In view of the foregoing, I have suspended all budgeted items for major expenditures including the acquisition of equipment such as tractors and our road improvement project which we were in the processing of developing. How we adjust for these items will be dependent upon our budget analysis in the coming weeks. Consequently, in the meantime, we will focus upon our ordinary infrastructure maintenance which I do not anticipate will be curtailed.


As all of you know, there have been several federal legislative packages enacted to “stimulate the economy” and provide assistance to those impacted by the COVID-19 crisis. These include:

  • Public Health Assistance legislation to provide support for federal and state healthcare needs to combat the pandemic;
  • The Families First Coronavirus Response Act which has two components: The Expanded Emergency Family Medical Leave Act; and, the Emergency Paid Sick Leave Act;
  • The CARES Act which is a $2.2 trillion package that has several components:
  • Federal Unemployment Compensation which supplements unemployment payment at the rate of $600 weekly;
  • The Paycheck Protection Program which provides low interest loans to businesses up to 2.5 times their monthly payroll. A feature thereof is the forgiveness of the loan if the proceeds are used to retain or re-hire employees;
  • Small Business Pay-Roll Tax Deferment plan permitting employers to defer the payment of pay roll taxes until 2021 and 2022; and,
  • Recovery Rebate Payment program where everyone who qualifies will receive a $1,200 check for the government-these were mailed this week in many cases.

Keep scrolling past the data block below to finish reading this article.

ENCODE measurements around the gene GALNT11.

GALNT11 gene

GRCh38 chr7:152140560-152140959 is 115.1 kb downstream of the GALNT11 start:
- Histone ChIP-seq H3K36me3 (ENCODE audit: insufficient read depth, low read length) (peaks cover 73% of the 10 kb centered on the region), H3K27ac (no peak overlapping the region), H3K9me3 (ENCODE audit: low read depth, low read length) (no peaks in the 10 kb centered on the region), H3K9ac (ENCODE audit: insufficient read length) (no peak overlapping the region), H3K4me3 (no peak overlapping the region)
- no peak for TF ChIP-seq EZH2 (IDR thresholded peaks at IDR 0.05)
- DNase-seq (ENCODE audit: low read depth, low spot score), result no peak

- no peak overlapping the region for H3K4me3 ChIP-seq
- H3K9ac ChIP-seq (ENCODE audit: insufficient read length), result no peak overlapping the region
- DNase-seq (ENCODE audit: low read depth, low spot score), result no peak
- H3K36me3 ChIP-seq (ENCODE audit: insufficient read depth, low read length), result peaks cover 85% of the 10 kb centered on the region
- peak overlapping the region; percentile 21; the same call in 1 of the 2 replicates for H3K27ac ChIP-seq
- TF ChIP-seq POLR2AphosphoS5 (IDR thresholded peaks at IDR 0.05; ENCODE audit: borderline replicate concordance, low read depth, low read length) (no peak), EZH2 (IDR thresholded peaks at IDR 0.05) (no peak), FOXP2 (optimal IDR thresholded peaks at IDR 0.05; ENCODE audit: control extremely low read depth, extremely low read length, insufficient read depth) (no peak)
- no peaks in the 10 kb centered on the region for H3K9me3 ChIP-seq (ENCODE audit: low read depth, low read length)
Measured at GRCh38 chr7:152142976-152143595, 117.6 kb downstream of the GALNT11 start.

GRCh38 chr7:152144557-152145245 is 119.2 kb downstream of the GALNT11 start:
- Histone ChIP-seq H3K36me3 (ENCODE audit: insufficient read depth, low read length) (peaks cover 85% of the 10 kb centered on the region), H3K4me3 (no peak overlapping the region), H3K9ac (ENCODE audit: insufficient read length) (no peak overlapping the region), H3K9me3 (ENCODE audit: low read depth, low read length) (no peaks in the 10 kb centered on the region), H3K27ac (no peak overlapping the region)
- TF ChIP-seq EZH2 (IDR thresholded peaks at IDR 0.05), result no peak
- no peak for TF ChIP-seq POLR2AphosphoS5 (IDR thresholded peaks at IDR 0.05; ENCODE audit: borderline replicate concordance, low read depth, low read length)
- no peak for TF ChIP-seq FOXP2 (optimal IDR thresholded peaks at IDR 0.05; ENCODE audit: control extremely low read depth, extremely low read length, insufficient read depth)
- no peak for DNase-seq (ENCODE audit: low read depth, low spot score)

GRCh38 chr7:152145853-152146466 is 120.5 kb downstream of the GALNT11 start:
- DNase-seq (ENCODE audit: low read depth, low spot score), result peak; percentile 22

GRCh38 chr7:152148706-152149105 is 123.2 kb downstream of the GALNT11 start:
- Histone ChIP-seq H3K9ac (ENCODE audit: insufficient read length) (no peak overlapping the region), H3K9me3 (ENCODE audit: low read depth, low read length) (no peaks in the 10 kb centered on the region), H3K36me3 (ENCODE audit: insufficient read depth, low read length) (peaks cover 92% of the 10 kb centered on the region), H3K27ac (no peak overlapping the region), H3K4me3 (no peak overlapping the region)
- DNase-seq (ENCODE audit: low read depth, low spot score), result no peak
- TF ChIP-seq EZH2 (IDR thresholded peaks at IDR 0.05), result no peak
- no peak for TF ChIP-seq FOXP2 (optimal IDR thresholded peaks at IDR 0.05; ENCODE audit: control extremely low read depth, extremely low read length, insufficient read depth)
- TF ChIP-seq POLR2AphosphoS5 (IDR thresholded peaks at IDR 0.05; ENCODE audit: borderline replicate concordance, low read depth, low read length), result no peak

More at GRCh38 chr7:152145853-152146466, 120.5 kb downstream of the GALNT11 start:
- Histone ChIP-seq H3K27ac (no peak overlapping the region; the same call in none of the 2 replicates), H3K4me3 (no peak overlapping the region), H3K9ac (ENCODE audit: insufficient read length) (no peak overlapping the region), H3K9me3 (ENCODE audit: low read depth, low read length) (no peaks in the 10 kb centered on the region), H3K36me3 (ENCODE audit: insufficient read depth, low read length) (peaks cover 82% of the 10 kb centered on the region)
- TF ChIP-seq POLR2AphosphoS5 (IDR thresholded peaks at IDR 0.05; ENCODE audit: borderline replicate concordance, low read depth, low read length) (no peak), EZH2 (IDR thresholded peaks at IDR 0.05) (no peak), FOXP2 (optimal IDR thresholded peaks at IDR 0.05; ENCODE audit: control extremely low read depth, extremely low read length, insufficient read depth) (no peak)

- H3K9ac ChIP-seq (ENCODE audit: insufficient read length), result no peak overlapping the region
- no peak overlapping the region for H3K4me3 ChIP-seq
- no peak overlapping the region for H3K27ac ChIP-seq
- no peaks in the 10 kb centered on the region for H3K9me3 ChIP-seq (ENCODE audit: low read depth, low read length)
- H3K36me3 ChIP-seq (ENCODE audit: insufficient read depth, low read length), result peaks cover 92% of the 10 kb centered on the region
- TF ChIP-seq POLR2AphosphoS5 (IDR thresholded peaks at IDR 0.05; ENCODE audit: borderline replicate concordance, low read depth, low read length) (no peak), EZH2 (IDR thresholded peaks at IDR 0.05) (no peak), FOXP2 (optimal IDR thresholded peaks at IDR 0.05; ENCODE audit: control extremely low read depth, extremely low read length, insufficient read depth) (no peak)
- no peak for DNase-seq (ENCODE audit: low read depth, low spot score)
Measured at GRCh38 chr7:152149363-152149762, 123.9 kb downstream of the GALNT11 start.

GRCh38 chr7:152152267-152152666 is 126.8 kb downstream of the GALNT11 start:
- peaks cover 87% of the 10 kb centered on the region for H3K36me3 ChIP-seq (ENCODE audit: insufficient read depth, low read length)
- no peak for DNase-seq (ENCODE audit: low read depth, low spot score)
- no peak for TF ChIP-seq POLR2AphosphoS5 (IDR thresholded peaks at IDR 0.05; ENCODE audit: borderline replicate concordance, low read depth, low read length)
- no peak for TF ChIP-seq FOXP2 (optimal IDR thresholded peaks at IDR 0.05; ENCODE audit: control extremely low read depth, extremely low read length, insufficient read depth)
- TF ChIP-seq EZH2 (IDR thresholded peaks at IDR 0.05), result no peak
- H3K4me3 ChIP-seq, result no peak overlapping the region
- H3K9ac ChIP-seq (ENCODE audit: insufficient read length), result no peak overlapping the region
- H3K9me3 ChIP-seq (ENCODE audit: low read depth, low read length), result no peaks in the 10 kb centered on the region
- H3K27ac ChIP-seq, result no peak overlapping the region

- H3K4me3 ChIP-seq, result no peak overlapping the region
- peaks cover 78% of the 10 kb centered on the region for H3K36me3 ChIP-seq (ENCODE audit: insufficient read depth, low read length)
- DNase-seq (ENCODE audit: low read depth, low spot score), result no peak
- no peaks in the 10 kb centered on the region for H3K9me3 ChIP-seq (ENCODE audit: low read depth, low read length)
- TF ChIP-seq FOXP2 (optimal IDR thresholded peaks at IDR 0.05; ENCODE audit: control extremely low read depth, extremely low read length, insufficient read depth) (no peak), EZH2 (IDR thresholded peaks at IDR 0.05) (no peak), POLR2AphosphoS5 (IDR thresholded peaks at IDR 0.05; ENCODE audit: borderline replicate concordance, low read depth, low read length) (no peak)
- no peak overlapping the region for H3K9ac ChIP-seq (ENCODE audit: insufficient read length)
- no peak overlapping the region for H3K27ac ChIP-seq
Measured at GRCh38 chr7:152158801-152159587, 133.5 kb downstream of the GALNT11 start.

I invite, AND ENCOURAGE, our business partners to visit the website designed and managed by Jennifer Stelly, the Executive Director of the St. Martin Parish Economic Development Authority:

This site has a wealth of information about the many business opportunities afforded our local businesses as a result of the aforementioned legislation, including the CARES Act.

Another aspect of the CARES Act calls for the distribution of $150 billion to state and local governments based upon a formula closely akin to that used for the CDBG program. ONLY LOCAL GOVERNMENTAL UNITS WITH A POPULATION OF 500,000 OR MORE ARE ELIGIBLE FOR DIRECT PAYMENTS. Therefore, Louisiana’s share of these proceeds will be payable directly to the State since we have no local governmental unit which has a 500,000 population. It is my understanding that the state will distribute 45% of the amount it receives ($1.8 Billion) to local government. However, although it is not clear at this point, it appears that the money must be used for expenditures incurred due to dealing with COVID-19 and should be earmarked for public health, public housing, and similar mattes. THE BOTTOM LINE IS THAT THE PROCEEDS ARE NOT AVAILABLE TO SUPPLEMENT BUDGET SHORTFALLS CAUSED BY COVID-19. Also, the State has not declared what criteria it will utilize in “sharing” with local government the $1.8 billion it receives.